Perhaps understanding this natural “anti-sense” regulation for gene expression will assist scientists in their attempts to regulate acyl-modifying enzyme levels.

This work was supported by the DOE-Department of Agriculture joint Plant Feedstock Genomics program and by Brookhaven’s Laboratory Directed Research and Development program. Funding was also provided by DOE’s Office of Science. In addition to Liu, Xiao-Hong Yu, a former postdoctoral research associate, and Jinying Gou, a current postdoc, contributed to this work.


Story Source:

The above story is based on materials provided by DOE/Brookhaven National Laboratory. Note: Materials may be edited for content and length.


Cite This Page:

DOE/Brookhaven National Laboratory. "Plant Gene Mapping May Lead To Better Biofuel Production." ScienceDaily. ScienceDaily, 20 April 2009. <www.sciencedaily.com/releases/2009/04/090414102648.htm>.
DOE/Brookhaven National Laboratory. (2009, April 20). Plant Gene Mapping May Lead To Better Biofuel Production. ScienceDaily. Retrieved October 31, 2014 from www.sciencedaily.com/releases/2009/04/090414102648.htm
DOE/Brookhaven National Laboratory. "Plant Gene Mapping May Lead To Better Biofuel Production." ScienceDaily. www.sciencedaily.com/releases/2009/04/090414102648.htm (accessed October 31, 2014).

Share This



More Plants & Animals News

Friday, October 31, 2014

Featured Research

from universities, journals, and other organizations


Featured Videos

from AP, Reuters, AFP, and other news services

Watch Baby Goose Survive A 400-Foot Cliff Dive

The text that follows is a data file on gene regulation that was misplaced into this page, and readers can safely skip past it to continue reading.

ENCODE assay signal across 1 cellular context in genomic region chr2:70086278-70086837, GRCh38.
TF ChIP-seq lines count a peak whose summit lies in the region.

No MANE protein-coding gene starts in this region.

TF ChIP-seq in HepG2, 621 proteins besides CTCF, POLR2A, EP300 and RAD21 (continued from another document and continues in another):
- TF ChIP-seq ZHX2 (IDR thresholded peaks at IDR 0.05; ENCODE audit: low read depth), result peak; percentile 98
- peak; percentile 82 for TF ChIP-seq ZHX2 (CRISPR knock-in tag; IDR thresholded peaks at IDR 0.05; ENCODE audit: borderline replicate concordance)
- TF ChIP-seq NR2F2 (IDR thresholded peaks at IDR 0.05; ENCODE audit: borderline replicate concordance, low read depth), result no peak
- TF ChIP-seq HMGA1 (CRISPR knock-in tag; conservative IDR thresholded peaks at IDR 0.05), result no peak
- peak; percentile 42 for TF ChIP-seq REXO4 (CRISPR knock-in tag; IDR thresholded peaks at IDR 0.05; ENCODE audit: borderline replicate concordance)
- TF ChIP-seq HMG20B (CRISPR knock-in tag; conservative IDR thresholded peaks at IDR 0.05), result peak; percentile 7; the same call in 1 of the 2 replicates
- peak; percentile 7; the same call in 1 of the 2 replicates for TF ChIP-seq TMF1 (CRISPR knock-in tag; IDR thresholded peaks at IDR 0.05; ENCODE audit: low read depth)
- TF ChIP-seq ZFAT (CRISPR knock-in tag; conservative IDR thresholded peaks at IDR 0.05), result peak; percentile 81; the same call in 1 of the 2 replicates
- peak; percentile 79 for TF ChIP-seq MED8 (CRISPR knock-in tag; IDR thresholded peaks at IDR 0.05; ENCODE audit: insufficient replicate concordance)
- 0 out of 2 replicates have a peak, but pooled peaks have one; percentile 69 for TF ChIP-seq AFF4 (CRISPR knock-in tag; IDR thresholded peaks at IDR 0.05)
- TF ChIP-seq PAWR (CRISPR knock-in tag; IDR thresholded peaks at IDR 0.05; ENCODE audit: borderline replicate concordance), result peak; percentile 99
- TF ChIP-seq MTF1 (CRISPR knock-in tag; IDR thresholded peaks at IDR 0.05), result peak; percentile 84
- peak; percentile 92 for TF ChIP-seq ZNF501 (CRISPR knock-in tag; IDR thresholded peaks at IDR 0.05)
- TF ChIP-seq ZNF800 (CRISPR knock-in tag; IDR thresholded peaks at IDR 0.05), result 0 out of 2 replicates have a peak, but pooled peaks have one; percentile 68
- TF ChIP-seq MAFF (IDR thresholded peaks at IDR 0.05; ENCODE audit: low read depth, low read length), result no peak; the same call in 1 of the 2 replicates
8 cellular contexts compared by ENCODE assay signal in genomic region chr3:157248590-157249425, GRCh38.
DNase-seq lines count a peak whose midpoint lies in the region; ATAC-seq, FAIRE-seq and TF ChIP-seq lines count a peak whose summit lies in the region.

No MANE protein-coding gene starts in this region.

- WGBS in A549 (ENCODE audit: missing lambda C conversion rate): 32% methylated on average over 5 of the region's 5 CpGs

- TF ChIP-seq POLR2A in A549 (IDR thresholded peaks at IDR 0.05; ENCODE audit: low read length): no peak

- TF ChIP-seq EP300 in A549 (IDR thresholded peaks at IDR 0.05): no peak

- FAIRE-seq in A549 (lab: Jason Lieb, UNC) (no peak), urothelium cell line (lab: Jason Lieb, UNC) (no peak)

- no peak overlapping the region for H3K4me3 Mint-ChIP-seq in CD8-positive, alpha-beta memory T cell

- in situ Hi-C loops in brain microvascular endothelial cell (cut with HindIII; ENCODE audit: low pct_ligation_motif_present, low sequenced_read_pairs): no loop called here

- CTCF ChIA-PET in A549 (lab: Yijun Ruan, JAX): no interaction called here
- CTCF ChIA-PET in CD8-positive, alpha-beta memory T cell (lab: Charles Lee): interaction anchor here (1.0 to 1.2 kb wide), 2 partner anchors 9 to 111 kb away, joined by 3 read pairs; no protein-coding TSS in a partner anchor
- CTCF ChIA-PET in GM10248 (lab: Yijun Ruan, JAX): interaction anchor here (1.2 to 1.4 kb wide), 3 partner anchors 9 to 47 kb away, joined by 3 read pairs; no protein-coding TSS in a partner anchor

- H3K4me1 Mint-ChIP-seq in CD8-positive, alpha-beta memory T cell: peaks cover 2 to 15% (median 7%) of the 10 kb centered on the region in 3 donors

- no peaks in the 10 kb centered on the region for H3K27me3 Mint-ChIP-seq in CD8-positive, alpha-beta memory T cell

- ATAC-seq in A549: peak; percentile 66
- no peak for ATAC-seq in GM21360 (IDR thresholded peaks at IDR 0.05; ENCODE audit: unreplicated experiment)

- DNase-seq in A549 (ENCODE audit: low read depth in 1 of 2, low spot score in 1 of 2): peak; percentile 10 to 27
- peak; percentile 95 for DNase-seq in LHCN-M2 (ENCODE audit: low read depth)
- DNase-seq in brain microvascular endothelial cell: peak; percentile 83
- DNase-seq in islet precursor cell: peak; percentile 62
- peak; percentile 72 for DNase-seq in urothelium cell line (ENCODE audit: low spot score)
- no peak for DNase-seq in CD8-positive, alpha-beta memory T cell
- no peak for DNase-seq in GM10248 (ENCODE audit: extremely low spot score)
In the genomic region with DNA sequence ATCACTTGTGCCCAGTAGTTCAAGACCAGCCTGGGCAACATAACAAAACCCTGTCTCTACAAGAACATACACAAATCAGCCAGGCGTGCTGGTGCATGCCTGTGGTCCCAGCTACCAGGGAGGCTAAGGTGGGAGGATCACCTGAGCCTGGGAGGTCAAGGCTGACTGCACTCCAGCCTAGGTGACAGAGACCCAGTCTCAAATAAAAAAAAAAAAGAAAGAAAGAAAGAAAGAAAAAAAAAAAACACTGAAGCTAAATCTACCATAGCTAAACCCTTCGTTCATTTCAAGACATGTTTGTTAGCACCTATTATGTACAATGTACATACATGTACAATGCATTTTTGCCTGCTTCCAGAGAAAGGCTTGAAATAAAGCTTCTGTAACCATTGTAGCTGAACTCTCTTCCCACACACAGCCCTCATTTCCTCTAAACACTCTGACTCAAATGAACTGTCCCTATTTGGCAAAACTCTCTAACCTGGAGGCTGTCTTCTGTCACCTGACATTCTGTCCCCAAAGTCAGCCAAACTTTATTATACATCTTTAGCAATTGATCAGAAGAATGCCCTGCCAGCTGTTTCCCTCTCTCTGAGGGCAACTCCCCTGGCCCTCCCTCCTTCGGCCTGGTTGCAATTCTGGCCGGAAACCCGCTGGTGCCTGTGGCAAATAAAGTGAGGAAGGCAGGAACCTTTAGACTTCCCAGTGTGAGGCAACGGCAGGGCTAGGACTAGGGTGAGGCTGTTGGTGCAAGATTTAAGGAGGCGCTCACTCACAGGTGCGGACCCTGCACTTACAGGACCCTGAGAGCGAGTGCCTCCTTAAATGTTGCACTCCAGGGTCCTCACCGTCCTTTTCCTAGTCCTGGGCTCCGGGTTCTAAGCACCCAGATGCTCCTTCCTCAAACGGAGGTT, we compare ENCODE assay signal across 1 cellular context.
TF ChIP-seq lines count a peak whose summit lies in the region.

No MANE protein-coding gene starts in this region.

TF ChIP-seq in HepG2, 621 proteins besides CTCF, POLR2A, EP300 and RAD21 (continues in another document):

Watch Baby Goose Survive A 400-Foot Cliff Dive

Buzz60 (Oct. 31, 2014) For its nature series Life Story, the BBC profiled the barnacle goose, whose chicks must make a daredevil 400-foot cliff dive from their nests to find food. Jen Markham has the astonishing video. Video provided by Buzz60
Powered by NewsLook.com
World's Salamanders At Risk From Flesh-Eating Fungus

World's Salamanders At Risk From Flesh-Eating Fungus

Newsy (Oct. 31, 2014) The import of salamanders around the globe is thought to be contributing to the spread of a deadly fungus. Video provided by Newsy
Powered by NewsLook.com
Alcoholic Drinks In The E.U. Could Get Calorie Labels

Alcoholic Drinks In The E.U. Could Get Calorie Labels

Newsy (Oct. 31, 2014) A health group in the United Kingdom has called for mandatory calorie labels on alcoholic beverages in the European Union. Video provided by Newsy
Powered by NewsLook.com
Malaria Threat in Liberia as Fight Against Ebola Rages

Malaria Threat in Liberia as Fight Against Ebola Rages

AFP (Oct. 31, 2014) Focus on treating the Ebola epidemic in Liberia means that treatment for malaria, itself a killer, is hard to come by. MSF are now undertaking the mass distribution of antimalarials in Monrovia. Duration: 00:38 Video provided by AFP
Powered by NewsLook.com

Search ScienceDaily

Number of stories in archives: 140,361

Find with keyword(s):
Enter a keyword or phrase to search ScienceDaily for related topics and research stories.

Save/Print:
Share:

Breaking News:

Strange & Offbeat Stories


Plants & Animals

Earth & Climate

Fossils & Ruins

In Other News

... from NewsDaily.com

Science News

Health News

Environment News

Technology News



Save/Print:
Share:

Free Subscriptions


Get the latest science news with ScienceDaily's free email newsletters, updated daily and weekly. Or view hourly updated newsfeeds in your RSS reader:

Get Social & Mobile


Keep up to date with the latest news from ScienceDaily via social networks and mobile apps:

Have Feedback?


Tell us what you think of ScienceDaily -- we welcome both positive and negative comments. Have any problems using the site? Questions?
Mobile: iPhone Android Web
Follow: Facebook Twitter Google+
Subscribe: RSS Feeds Email Newsletters
Latest Headlines Health & Medicine Mind & Brain Space & Time Matter & Energy Computers & Math Plants & Animals Earth & Climate Fossils & Ruins